• Tuckybuck

    I don’t get it..

  • mgbode

    you think 2011 AFC < 2012 AFC?
    by what measure do you think this is true?

  • Garry_Owen

    Hey, I had to ask. Due diligence, and all.

  • mgbode

    Bryce Harper wants you to know that’s a clown comment braw

  • mgbode

    McKayla is not impressed

  • Tuckybuck

    I don’t get it..

  • Jack

    To be fair, this isn’t your sharpest piece. The article doesn’t make much sense, and it certainly isn’t a satire (unless you somehow knew it would elicit the reactions it did and intended to satirize your readers…then it’s quite the achievement). Seems pretty clear this missed the mark. People have come to expect a pretty high standard on the site, and disproportionate reactions aside, might make sense to just toss out a ‘Yeah, not my best, fellas’ rather than a misplaced (imo) “Too early in the week for satire, gents?” Obviously you don’t owe anyone an explanation, but probably no need to fan the flames and place yourself in opposition to your readership.

    Generally like the work here, but feel like the filler pieces have really fallen off some. That’s my more reasoned, still critical, non-vitriolic take (again, not that anyone cares/owes me a thing).

  • http://www.waitingfornextyear.com/ Scott @ WFNY

    Never claimed that this was my “sharpest piece,” but by no means did I expect — or do I feel that I deserve — people who are typically not active members of the WFNY community to anonymously creep out of the darkness merely to add absolutely nothing. I’m not above criticism, but I like to think that WFNY as an outlet is above the nonsense.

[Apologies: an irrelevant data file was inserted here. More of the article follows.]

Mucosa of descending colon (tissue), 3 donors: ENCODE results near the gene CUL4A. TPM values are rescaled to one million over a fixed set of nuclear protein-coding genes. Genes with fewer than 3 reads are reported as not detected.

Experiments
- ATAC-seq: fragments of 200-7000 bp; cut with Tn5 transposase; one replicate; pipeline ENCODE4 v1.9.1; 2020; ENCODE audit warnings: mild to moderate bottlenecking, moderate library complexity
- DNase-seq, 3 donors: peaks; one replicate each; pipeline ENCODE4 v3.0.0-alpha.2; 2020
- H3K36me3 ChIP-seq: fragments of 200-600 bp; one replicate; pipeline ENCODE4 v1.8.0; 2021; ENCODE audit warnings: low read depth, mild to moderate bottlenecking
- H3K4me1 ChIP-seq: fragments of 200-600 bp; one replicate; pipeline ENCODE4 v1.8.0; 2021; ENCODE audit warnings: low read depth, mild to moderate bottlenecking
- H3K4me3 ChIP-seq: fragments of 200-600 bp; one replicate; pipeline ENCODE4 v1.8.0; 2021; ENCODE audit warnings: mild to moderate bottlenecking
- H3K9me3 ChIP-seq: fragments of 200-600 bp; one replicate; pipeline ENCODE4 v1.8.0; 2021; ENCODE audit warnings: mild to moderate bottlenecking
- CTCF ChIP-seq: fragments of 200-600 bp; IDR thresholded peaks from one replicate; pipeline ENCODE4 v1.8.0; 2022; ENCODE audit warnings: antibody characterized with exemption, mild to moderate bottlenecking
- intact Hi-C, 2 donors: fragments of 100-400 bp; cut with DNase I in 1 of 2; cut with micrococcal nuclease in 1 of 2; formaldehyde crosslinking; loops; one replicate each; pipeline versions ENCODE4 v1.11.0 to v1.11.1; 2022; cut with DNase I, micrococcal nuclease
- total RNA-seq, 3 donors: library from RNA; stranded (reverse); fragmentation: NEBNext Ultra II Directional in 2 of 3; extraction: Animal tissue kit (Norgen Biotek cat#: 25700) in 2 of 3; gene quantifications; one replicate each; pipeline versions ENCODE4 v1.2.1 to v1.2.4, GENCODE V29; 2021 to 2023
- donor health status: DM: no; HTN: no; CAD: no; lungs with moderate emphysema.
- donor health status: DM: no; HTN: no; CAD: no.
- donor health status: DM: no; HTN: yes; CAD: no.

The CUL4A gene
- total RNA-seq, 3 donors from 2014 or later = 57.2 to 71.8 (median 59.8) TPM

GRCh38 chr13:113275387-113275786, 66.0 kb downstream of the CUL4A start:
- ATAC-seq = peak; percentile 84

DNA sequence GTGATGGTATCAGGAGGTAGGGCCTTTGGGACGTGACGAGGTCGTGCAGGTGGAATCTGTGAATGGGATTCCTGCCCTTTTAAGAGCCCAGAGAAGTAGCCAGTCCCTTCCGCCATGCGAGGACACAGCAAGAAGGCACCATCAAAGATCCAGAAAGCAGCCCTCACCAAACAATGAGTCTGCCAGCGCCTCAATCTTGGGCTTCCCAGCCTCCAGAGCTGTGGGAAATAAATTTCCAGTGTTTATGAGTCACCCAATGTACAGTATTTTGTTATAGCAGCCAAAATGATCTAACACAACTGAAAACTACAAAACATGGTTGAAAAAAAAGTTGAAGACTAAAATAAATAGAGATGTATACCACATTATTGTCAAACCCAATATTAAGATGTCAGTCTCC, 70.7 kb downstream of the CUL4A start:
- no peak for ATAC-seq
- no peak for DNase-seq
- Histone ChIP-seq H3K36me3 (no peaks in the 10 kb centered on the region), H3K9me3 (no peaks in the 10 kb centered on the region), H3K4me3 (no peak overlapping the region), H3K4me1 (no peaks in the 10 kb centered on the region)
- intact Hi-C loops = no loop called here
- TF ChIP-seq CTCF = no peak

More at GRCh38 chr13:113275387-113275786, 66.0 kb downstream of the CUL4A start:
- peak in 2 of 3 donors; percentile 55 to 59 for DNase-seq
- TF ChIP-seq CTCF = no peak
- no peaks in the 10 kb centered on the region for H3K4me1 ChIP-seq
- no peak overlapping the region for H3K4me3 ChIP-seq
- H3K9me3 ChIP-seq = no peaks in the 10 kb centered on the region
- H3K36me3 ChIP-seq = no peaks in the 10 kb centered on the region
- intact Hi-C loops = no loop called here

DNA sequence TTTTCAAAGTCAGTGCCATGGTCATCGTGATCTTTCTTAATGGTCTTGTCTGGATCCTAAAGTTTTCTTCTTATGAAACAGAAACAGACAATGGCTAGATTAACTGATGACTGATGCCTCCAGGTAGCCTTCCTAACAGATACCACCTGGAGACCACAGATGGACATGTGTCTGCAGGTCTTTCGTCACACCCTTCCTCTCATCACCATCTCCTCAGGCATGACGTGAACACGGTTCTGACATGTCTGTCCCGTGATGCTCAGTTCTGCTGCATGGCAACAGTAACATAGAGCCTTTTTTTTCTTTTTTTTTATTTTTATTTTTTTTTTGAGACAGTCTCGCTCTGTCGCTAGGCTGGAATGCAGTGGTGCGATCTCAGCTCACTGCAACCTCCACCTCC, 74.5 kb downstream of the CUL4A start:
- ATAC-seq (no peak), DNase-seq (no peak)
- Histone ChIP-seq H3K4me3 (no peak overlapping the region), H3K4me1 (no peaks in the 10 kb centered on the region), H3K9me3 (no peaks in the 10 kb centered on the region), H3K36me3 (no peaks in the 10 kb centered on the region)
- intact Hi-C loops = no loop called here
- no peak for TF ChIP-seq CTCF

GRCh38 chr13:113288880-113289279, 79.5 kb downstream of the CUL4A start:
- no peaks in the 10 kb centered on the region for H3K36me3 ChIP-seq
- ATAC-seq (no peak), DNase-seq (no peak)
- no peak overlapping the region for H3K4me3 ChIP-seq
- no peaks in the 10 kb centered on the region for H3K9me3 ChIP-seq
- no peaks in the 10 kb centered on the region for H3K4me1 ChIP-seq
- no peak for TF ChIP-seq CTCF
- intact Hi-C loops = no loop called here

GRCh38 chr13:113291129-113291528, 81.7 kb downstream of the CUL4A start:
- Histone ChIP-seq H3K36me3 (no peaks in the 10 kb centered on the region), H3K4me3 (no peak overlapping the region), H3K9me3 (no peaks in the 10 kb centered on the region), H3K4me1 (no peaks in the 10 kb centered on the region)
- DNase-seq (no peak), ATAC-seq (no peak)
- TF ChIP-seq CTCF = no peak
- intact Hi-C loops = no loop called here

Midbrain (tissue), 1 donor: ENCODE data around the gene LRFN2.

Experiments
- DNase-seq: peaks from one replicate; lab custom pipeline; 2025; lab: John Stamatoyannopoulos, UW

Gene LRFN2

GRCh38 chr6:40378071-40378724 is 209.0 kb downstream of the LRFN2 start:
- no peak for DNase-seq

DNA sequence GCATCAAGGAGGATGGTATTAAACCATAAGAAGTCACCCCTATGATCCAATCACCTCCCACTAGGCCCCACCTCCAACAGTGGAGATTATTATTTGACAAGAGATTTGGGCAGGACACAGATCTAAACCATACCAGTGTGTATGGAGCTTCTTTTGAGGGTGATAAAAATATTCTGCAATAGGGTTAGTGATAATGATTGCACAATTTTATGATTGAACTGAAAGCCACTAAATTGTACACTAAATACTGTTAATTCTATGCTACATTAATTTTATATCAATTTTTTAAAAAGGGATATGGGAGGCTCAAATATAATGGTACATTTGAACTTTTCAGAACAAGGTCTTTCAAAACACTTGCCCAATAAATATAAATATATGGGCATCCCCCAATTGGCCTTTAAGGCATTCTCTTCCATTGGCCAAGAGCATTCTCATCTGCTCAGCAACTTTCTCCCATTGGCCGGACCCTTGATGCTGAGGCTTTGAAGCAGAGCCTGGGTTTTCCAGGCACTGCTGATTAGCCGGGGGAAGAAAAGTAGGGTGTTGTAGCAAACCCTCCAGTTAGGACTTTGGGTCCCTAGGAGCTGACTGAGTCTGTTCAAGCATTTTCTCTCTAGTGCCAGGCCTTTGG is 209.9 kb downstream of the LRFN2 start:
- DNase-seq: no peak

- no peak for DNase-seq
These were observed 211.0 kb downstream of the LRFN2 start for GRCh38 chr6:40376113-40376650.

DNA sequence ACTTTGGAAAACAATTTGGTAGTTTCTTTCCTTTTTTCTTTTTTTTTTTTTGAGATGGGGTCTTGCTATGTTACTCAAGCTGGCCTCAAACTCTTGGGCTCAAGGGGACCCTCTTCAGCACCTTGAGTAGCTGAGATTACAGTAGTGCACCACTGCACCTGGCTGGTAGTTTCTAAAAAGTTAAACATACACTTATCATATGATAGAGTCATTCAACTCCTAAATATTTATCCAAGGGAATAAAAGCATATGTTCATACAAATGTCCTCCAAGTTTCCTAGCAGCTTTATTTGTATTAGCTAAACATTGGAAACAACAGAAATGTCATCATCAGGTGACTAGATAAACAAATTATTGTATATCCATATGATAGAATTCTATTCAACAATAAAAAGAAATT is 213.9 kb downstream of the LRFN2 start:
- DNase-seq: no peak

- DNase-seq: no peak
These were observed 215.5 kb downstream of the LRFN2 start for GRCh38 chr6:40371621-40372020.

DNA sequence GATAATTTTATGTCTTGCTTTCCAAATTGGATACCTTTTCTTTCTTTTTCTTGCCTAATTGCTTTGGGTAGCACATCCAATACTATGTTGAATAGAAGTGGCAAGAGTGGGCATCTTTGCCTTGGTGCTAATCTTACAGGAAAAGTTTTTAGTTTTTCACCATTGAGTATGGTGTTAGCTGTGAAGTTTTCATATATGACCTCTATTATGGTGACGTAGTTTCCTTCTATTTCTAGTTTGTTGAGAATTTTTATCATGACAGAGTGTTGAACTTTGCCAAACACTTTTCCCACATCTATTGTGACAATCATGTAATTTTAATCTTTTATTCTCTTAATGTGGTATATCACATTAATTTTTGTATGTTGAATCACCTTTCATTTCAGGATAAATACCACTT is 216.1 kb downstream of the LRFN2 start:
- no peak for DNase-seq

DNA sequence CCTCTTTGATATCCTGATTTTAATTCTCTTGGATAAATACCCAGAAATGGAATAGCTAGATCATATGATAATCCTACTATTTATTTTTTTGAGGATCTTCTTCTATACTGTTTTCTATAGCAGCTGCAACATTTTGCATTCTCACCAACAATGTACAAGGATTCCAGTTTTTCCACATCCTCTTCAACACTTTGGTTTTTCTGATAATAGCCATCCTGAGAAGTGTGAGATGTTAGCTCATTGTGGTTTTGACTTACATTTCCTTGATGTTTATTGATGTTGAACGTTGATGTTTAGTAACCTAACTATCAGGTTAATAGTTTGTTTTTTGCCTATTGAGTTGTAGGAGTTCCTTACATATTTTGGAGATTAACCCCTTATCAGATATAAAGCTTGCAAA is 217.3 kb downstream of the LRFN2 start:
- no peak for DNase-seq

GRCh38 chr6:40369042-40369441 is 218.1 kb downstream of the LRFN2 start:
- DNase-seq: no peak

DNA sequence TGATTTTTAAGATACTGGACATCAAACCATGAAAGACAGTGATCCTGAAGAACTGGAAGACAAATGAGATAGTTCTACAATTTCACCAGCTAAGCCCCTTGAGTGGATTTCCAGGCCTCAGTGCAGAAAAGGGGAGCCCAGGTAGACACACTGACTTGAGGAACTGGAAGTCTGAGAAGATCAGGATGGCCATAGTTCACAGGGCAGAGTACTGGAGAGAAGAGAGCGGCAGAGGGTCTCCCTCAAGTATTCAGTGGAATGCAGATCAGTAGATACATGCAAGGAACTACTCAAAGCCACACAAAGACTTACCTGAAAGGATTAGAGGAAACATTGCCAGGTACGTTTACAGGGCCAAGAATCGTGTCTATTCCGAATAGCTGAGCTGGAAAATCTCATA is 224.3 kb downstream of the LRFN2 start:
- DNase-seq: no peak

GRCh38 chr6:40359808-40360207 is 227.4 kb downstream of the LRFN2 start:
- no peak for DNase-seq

• Jack

    Agree. And sorry y’all have to deal with that when you put yourselves out there. Gonna happen with more frequency as you continue to grow your readership, I’d imagine. But at least you have one more thing in common with the athletes you write about–connecting with fans is always gonna let the bad in with the good, deserved/proportionate/measured or not.

  • cg

    I did not enjoy any of this at all.

  • REEPJP

    If we’re looking for things to complain about, what ever happened to Rocktober!?!? You guys do a fine job here by me!

  • http://twitter.com/bbo13 B-bo

    Monday afternoons at WFNY

  • Garry_Owen

    I’m Estevez. I’m Estevez!

  • Garry_Owen

    What about we regulars who creep out of the darkness?

  • zonk

    By the measure that everyone is a year older and wiser.

  • mgbode

    tell that to the Ravens D

  • Steve

    I didn’t say that though. I didn’t say every other team improved, I said the league improved as a whole.